March 1, 2001
Trying alleged Dartmouth killer as an adult would be a
James Alan Fox
We do not as yet have a clear understanding of the motive for the Zantop
homicides. If, however, the alleged perpetrators are anything like
the 30 percent of juvenile murderers in this country who kill with an
accomplice, teenage bonding may have had much to do with the motivation. In
the company of friends and with their encouragement, adolescents frequently
behave in horrible ways that are totally out of character. Any
concern for the victims is sacrificed to peer expectations. Acting
out of a sense of loyalty to friends/accomplices does not excuse the crimes, of
course, but it is surely an important mitigating element.
We must fully consider the special nature of youthful offending -- even murder. Teenagers may look like adults, dress like adults, act like adults, even kill like adults, but they reason like children.
There is even some recent neurological evidence out of McLean Hospital showing that the portion of the brain (the frontal lobe) which controls the capacity to evaluate consequences does not develop fully until late adolescence or early adulthood. For many kids, it's a case of "I didn't think things would turn out this way!"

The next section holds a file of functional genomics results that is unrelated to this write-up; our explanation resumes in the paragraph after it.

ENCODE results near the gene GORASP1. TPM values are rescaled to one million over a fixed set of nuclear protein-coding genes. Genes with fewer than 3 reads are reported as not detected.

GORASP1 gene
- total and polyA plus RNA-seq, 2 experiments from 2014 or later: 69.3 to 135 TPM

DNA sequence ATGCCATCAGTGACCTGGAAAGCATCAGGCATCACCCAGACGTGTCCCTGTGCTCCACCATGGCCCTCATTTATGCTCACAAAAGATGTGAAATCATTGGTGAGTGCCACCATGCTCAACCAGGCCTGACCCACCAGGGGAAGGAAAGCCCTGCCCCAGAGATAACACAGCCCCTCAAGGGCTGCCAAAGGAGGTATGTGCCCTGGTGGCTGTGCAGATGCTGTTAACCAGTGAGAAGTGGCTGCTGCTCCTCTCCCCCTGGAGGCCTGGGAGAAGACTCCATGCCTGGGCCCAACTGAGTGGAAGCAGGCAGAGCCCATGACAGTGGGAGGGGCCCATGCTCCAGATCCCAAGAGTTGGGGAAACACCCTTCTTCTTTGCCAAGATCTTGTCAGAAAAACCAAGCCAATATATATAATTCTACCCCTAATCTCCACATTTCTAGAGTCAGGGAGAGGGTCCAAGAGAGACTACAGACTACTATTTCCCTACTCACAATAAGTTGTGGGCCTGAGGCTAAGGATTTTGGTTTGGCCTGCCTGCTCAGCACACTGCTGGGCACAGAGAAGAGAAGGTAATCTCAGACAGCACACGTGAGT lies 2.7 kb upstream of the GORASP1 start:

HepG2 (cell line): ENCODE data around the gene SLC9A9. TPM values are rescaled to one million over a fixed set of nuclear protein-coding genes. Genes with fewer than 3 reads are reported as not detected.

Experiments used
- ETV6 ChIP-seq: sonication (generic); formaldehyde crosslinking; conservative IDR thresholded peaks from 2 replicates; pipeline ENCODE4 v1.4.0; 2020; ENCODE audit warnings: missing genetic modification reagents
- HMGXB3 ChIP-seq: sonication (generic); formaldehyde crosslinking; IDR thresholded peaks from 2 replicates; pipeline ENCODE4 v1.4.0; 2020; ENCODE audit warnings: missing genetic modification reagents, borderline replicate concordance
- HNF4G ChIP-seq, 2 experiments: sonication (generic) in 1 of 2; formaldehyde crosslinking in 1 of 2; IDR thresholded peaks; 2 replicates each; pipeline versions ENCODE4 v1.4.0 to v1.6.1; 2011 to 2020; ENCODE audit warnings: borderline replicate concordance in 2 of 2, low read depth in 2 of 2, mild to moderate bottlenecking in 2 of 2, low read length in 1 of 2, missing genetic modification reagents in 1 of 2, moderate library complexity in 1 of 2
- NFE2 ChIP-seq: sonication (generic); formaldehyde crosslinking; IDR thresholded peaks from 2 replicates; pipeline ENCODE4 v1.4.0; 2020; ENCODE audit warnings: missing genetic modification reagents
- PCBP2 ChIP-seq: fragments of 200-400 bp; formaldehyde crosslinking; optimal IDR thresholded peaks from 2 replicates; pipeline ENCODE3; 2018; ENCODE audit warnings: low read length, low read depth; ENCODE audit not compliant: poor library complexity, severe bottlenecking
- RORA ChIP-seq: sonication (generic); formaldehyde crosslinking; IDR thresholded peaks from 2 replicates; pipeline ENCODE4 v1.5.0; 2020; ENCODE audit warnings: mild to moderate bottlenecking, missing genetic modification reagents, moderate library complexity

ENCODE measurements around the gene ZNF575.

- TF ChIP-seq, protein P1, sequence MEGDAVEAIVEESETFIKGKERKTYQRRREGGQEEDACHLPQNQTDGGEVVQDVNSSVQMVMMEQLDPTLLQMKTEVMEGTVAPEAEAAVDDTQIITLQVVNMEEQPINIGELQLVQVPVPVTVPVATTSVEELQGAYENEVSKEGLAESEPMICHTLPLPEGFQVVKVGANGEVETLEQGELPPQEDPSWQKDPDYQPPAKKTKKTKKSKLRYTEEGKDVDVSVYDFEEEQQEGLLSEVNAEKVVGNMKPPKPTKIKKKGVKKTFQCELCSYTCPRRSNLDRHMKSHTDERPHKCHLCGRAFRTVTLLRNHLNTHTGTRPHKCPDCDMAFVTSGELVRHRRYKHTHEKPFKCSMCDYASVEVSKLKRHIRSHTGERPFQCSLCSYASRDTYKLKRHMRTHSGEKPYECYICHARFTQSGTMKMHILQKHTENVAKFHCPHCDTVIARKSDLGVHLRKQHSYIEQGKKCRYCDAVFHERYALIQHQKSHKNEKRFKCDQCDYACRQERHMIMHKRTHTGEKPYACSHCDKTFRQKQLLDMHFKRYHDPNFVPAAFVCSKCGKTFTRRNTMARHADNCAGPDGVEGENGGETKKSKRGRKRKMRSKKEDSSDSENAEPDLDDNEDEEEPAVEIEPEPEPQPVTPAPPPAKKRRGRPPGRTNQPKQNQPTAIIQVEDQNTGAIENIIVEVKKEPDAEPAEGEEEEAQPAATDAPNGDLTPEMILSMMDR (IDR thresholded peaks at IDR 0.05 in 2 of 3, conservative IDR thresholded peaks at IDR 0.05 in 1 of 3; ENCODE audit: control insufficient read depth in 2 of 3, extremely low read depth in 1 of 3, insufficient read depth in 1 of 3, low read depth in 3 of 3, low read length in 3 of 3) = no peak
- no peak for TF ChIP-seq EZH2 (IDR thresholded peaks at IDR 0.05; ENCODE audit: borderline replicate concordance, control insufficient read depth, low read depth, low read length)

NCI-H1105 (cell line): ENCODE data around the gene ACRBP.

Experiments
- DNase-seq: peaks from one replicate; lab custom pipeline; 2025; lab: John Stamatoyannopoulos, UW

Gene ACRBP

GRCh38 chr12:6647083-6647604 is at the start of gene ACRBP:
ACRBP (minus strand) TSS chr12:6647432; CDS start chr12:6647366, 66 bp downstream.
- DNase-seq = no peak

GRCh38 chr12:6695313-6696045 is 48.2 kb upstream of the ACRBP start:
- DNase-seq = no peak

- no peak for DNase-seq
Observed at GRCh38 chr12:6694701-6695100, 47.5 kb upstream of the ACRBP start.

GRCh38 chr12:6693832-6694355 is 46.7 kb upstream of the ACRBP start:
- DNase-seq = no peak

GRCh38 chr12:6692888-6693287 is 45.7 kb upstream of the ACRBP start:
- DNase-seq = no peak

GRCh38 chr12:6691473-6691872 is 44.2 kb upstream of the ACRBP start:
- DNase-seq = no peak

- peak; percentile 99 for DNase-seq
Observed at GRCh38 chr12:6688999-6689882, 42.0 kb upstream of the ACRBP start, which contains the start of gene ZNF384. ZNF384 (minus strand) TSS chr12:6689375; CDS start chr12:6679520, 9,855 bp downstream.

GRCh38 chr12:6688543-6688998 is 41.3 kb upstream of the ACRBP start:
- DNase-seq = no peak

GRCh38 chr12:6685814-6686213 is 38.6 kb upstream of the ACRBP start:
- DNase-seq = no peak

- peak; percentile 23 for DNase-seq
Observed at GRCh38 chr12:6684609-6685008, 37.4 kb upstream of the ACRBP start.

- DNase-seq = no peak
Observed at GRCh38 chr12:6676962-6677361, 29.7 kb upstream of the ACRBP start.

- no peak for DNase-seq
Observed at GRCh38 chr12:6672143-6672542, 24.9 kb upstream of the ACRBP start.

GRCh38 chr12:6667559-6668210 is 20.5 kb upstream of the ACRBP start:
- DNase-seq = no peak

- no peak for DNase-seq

By virtue of their youth, adolescents often fail to appreciate fully how precious life really is. They act with reckless abandon, giving little thought to the consequences for themselves, much less for their victims.
This is not to say, of course, that kids have no ability to consider consequences, only less than adults and, therefore, should be held to a lesser standard of criminal responsibility. Moreover, the research evidence is unequivocal that trying juveniles as adults neither serves to reduce recidivism nor deters others. Adult penalties don't make kids think twice, when many of them don't even think once.
The waiver decision for Parker puts the court between the proverbial rock and hard place. Penalties under the juvenile code would be too lenient, while those under the adult criminal code would be too harsh. A compromise approach is needed for young killers -- one that recognizes the lesser culpability of teens but provides sufficient punishment to satisfy our need for justice.
Making the juvenile justice system more just and punitive is one thing, but diminishing its role it is quite another. At least for the sake of future James Parkers, New Hampshire lawmakers should follow the example of other states by lengthening juvenile penalties, rather than trading up for the adult version.
James Alan Fox is the Lipman Family Professor of Criminal Justice at Northeastern University in Boston. He as published several books on homicide, including "The Will to Kill, Making Sense of Senseless Murder"(Allyn & Bacon, 2001).